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Michigan is in a hurry to cut taxes. Is a pet food tax exemption next?

dog food
A bill introduced in the Michigan House would repeal the sales and use taxes on pet food. (Shutterstock)

LANSING — Tax cut fever is raging in Lansing, and now some legislators want to exempt pet food from the state’s 6 percent sales tax.

One day after their counterparts in the Senate voted to trim income taxes, members of the House Committee on Taxes and Policy on Tuesday debated two bills to repeal taxes on pet food as well as commercial feed.


The savings: About $42 per year per dog, for those who spend $700 per year on pet food, which is about average.


“These bills will not only save money for everyday pet owners but also for individuals with service animals that don’t itemize their taxes,” said bill sponsor Rep. Tommy Bran, R-Wyoming, who is one of the bills’ sponsors.

“These bills are important for people who love their companions.”

Based on pet ownership statistics, the state expects pet food sales to exceed $1.7 billion this year. Michigan nonprofit animal shelters qualify for a sales tax exemption but they need to apply for the exemption annually.

The exemption would cost the state about $100 million of the $31 billion it collects annually in taxes and fees, according to the House Fiscal Agency. 

Schools would take the biggest hit from the tax loss, about $70.9 million of the $16 billion School Aid Fund.

Michigan charges sales tax on prepared food like restaurant orders, but exempts the tax on groceries and “live animals purchased with the intent to be slaughtered for human consumption." 

Most states charge sales tax on pet food, except Washington D.C. and Florida, which exempts prescription food.

Rep. Pat Outman, R-Six Lakes, raised concerns about the money Michigan would lose from the proposal.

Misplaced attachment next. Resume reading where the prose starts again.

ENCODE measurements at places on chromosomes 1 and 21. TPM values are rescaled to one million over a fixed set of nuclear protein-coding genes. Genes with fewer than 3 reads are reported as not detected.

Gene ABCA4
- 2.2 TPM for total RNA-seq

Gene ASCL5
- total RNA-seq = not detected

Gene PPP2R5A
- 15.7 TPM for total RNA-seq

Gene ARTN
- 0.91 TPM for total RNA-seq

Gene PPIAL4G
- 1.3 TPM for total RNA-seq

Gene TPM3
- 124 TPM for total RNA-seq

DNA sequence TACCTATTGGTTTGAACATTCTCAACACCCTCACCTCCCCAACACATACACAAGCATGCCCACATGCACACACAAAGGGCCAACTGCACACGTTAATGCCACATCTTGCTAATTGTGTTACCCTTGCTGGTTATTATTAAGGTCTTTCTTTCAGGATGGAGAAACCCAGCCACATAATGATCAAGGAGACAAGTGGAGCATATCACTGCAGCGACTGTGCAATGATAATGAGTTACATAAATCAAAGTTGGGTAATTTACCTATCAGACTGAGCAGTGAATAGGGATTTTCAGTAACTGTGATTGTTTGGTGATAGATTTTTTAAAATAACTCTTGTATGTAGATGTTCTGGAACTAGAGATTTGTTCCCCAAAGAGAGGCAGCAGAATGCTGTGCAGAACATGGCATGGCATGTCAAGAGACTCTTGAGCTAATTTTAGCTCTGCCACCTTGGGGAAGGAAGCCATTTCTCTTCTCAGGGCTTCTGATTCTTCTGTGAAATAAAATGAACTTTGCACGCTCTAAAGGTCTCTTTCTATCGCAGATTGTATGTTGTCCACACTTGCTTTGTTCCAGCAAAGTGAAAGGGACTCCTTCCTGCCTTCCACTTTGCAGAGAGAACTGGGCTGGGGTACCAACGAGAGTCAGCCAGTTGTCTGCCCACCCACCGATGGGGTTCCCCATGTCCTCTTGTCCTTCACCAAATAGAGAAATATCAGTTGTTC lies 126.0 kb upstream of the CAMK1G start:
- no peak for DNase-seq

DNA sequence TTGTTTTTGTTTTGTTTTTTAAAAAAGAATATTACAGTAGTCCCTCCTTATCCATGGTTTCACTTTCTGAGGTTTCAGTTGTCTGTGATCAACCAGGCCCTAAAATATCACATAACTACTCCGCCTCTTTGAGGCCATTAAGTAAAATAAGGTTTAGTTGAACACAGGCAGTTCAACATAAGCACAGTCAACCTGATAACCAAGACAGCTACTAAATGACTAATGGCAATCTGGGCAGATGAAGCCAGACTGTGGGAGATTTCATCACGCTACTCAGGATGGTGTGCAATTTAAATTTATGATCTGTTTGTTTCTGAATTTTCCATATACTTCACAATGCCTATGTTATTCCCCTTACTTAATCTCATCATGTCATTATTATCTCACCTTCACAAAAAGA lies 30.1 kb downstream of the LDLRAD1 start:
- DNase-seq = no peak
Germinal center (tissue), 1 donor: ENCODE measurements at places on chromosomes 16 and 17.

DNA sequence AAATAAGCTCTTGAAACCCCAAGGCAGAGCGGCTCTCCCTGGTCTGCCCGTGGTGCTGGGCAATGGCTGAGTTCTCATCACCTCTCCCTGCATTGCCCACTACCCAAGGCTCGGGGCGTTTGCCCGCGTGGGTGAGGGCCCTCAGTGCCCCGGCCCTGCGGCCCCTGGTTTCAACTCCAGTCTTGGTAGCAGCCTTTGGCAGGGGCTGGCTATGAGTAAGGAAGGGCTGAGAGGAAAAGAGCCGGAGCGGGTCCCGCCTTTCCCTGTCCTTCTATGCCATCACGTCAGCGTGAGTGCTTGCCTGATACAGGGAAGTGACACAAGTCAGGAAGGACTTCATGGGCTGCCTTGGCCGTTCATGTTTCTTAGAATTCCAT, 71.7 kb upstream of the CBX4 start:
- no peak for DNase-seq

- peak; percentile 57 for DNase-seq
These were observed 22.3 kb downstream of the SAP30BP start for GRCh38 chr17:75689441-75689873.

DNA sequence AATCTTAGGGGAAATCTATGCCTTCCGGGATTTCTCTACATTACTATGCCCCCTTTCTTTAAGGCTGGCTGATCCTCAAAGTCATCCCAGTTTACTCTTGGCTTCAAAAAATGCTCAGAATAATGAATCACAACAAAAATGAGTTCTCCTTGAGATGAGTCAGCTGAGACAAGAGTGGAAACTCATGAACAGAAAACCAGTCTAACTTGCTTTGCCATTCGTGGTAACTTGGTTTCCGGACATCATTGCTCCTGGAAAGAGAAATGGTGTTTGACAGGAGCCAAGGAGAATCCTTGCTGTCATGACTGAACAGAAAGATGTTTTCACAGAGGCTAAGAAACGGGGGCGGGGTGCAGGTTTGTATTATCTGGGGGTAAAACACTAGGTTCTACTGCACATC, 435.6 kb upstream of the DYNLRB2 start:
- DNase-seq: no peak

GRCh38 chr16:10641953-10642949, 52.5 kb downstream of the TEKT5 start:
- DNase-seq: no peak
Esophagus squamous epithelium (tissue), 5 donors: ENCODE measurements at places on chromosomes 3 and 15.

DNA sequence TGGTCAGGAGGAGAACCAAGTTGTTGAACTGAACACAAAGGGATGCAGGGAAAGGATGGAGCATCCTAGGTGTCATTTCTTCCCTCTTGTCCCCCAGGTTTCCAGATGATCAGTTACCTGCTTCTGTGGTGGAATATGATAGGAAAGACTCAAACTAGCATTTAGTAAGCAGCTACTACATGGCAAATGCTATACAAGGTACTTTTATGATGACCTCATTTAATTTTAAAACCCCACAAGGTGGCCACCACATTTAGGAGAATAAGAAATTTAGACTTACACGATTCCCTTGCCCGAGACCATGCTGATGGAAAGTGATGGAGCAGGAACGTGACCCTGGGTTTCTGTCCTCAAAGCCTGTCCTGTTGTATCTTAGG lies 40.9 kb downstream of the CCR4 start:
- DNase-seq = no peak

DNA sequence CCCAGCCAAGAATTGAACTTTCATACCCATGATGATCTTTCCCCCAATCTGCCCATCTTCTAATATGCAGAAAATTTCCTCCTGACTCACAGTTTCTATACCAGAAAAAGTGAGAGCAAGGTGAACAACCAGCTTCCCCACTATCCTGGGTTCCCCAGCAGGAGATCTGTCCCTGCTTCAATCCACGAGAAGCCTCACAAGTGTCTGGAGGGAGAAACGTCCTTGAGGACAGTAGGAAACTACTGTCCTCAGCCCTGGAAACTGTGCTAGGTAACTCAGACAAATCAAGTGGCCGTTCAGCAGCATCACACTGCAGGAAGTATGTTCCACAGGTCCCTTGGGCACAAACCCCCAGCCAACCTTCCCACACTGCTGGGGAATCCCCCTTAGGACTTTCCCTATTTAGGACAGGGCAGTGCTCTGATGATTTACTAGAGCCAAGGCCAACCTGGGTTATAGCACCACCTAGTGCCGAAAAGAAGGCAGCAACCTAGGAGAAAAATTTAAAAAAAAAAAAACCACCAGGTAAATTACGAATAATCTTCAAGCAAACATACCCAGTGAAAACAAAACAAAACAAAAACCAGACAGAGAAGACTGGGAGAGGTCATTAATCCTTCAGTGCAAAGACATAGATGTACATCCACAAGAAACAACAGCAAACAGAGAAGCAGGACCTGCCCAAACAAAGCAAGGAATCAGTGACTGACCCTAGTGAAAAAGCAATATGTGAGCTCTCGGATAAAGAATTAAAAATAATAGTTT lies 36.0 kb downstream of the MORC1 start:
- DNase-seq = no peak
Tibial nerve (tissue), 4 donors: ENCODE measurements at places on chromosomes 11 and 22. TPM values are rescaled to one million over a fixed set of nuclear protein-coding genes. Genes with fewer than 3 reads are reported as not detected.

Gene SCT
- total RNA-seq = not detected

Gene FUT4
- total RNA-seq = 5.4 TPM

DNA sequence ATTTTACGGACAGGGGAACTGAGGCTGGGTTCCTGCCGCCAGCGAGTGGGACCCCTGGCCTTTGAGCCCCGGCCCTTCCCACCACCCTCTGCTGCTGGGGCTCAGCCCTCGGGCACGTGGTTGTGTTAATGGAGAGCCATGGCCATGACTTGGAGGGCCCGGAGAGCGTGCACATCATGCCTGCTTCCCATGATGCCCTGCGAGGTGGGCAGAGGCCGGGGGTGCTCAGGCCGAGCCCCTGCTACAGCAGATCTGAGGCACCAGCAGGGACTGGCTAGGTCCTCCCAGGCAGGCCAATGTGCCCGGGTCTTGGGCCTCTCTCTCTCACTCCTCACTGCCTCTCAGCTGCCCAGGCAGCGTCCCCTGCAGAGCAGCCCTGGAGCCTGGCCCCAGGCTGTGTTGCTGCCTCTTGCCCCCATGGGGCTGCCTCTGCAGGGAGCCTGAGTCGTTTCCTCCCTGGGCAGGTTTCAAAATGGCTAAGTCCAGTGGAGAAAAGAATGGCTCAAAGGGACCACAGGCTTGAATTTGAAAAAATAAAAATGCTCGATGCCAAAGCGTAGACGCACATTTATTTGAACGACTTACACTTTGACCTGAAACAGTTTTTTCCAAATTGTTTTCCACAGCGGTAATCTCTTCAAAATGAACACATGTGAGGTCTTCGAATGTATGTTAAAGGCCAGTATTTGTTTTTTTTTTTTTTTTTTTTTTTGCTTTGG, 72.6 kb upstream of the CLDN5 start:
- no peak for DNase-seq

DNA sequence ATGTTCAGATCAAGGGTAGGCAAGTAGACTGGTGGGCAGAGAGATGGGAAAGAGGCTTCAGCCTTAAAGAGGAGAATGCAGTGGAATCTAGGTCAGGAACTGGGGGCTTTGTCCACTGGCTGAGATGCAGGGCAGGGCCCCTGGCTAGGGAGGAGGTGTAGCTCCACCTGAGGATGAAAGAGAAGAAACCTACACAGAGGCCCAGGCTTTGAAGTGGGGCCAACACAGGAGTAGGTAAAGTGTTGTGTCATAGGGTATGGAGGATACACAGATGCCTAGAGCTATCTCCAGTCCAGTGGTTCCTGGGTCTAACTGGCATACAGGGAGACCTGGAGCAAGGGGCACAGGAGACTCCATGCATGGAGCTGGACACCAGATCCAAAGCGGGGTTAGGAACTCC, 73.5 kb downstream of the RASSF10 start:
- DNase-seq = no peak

“I have issues with stripping from our sales and use tax,” Outman said. “I’d rather approach a reduction in income for folks to be able to provide for pets than attacking our sales tax.”

Outman was referring to a Republican proposal, Senate Bill 768, that would lower the state income tax rates to 3.9 percent from 4.25 percent for individuals and 6 percent for corporations. The plan would also offer a $500 tax credit per child under the age of 19.

The debate comes as Republicans who control the Legislature and Democratic Gov. Gretchen Whitmer are dueling over tax cuts as the state Treasury is flush with cash.

Legislators are debating how to spend down a $7 billion state revenue surplus and another $7 billion in federal stimulus funds. Whitmer on Wednesday called the Senate tax cut proposal “not sustainable” and that it would "undermine our ability to fund things like education and infrastructure and public safety."

Whitmer has pitched smaller and targeted tax cuts as part of a massive $74.1 billion budget proposal that Republicans have criticized. 


The governor wants to phase out a tax on pension income, a tiered system applying a 4.25 percent income tax on pensions depending on the payer’s age, and reverse a 2011 cut to the Earned Income Tax Credit for lower income workers.

Legislators sponsoring the bill to cut the retirement tax say Michigan’s surplus revenue can cover the estimated $350 million to $500 million shortfall. 

On Feb. 4, legislation exempting menstrual products from the state’s sales and use tax took effect. 

Michigan collected $7 million in tampon taxes each year, according to nonpartisan fiscal agencies. The state’s tax code had classified menstrual items as “luxury goods,” even though medical supplies (but not over-the-counter drugs) are exempt from the tax.

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